Then when they packaged their terrible decisions into stock and sold them to unwary consumers and foreign companies they walked away stuffing money in their shoes, pockets, under their hats and smiling the whole time. Who pays? We do. The common people losing jobs and businesses. That’s who pays. Heck if one of them got charged with a crime the justice system would take some money away from them. Let’s see, you get $14 million and lose half, you still walk away with more than I’ll make in my lifetime. How is that fair?

Now when you think about it, really think about it, these multi-multi-millionaires and billionaires did more damage to our country than Al Quida could ever do. They perpetrated economic terrorism on us all and when the government suggests that their compensation packages ought to be reviewed they scream to high heaven. Again I say they have a public responsibility that goes beyond the front gates of their lavish castles.

Why am I so angry? I’m angry because the printing business has fallen on very hard times. Printers are closing doors, and may never reopen again. I’m sure the same is happening in other industries, but the one I am most familiar with is printing. It breaks my heart to see companies who have been around for decades and their owners who put their whole lives into their businesses reduced to shambles. Now we see printers who used to be friendly competitors, employing guerrilla tactics just to keep their businesses alive.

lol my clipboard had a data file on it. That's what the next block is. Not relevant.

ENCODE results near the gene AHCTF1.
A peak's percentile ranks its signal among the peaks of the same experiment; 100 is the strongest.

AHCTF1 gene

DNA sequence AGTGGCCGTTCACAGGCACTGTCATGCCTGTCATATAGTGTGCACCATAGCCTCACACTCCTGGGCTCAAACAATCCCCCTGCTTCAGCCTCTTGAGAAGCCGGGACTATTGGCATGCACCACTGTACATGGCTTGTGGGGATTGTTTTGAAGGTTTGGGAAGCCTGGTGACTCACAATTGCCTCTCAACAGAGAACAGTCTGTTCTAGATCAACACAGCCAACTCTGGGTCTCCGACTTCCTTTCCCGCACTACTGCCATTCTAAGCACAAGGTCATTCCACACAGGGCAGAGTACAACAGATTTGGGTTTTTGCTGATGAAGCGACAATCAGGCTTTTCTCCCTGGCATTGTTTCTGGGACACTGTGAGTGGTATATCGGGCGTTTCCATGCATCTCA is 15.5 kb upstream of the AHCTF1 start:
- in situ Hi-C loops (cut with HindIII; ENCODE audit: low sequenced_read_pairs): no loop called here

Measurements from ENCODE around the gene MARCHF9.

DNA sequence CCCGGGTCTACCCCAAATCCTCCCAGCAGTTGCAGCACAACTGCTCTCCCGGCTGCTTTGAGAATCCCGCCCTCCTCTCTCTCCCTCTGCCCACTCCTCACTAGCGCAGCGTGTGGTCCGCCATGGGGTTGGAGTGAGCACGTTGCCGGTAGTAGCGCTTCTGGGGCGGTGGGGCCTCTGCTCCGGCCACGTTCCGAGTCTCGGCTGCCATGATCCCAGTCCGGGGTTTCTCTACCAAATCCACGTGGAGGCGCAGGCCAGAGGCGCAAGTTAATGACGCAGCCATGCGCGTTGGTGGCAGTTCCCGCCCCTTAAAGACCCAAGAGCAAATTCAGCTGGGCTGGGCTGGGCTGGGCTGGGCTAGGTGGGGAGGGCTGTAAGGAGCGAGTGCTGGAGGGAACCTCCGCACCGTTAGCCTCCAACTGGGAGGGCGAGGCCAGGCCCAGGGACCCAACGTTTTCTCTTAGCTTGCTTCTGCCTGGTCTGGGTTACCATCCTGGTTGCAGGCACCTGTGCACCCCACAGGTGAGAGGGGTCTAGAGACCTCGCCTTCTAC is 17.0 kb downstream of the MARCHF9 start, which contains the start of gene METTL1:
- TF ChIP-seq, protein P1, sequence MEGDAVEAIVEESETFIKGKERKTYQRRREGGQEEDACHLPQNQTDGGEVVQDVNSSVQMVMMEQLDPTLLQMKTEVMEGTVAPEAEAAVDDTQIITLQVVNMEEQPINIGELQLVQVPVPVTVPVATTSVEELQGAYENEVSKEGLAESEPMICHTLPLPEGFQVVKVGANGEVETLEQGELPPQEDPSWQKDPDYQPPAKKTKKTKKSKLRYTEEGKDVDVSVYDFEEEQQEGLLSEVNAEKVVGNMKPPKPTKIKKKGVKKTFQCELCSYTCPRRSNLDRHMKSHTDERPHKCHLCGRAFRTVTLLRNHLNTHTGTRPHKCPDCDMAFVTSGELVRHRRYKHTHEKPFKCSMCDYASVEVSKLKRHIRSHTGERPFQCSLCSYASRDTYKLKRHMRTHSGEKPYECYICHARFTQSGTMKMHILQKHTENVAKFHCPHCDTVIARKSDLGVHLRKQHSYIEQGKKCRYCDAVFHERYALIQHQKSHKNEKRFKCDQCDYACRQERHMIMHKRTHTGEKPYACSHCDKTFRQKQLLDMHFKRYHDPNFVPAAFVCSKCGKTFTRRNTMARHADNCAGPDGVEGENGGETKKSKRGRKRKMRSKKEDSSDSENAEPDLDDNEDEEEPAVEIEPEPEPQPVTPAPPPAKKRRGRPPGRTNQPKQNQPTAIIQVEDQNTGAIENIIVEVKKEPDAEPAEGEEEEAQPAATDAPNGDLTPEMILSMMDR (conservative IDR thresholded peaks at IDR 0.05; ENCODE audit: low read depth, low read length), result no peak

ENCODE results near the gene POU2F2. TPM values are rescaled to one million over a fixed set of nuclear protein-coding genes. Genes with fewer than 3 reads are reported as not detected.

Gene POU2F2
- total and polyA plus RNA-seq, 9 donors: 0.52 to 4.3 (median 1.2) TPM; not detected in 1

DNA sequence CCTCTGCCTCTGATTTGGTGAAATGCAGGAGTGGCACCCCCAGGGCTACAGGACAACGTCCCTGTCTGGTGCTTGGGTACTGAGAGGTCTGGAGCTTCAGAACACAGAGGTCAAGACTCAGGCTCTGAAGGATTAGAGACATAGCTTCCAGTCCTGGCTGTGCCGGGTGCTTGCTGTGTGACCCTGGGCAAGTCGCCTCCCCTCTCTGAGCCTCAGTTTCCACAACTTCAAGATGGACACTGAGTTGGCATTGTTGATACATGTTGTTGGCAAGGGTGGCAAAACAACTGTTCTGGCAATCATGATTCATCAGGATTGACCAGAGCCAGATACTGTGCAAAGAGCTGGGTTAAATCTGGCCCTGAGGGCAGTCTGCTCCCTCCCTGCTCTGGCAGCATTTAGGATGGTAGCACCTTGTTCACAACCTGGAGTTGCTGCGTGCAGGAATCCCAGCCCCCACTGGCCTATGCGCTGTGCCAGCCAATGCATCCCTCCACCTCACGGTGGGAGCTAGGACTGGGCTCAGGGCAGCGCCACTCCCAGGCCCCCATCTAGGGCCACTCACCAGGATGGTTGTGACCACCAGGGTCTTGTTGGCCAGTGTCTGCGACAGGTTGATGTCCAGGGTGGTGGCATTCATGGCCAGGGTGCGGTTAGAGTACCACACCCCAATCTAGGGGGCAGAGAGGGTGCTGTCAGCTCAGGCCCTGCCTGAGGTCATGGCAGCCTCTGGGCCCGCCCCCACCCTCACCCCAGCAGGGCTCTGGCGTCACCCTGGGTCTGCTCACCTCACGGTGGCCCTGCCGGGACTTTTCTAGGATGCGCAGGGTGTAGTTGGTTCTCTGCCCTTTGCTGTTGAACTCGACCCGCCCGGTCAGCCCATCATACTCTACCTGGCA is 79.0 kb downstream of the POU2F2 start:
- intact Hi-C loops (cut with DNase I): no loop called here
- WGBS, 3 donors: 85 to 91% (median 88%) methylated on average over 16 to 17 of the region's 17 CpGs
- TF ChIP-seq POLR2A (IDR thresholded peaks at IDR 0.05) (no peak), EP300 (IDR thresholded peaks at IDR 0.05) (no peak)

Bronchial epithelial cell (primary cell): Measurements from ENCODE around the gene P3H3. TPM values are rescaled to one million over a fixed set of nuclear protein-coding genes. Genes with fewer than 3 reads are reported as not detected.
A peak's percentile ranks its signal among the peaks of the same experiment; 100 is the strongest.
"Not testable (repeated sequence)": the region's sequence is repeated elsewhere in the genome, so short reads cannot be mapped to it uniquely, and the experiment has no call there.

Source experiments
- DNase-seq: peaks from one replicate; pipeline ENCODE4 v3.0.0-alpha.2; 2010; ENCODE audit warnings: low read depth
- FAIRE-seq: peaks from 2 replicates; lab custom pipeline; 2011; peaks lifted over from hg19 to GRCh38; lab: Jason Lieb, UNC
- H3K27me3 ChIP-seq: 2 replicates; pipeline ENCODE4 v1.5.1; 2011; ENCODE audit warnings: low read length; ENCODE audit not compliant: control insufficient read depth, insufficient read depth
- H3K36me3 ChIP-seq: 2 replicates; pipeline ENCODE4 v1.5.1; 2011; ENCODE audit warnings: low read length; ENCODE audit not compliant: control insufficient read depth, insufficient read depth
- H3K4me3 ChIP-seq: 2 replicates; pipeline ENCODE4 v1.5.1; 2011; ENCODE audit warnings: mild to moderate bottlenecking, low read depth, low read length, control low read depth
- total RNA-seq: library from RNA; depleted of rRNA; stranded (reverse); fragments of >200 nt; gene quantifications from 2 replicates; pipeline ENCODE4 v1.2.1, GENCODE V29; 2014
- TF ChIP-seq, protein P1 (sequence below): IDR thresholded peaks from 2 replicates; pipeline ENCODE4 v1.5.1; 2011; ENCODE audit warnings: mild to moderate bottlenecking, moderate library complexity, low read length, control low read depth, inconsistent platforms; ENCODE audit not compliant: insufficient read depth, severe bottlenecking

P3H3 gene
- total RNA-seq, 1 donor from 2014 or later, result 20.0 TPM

Write to your congressmen, write to the President, tell them that those who head public corporations need to be answerable to the public, and if they wreak havoc on the economy because of their self-serving decisions we want them individually and severally to be held responsible. We want to take away all of their toys and give them stock-boy jobs at Wall Mart. If they had to make ends meet like the rest of us I wonder how long it would take to effect real change?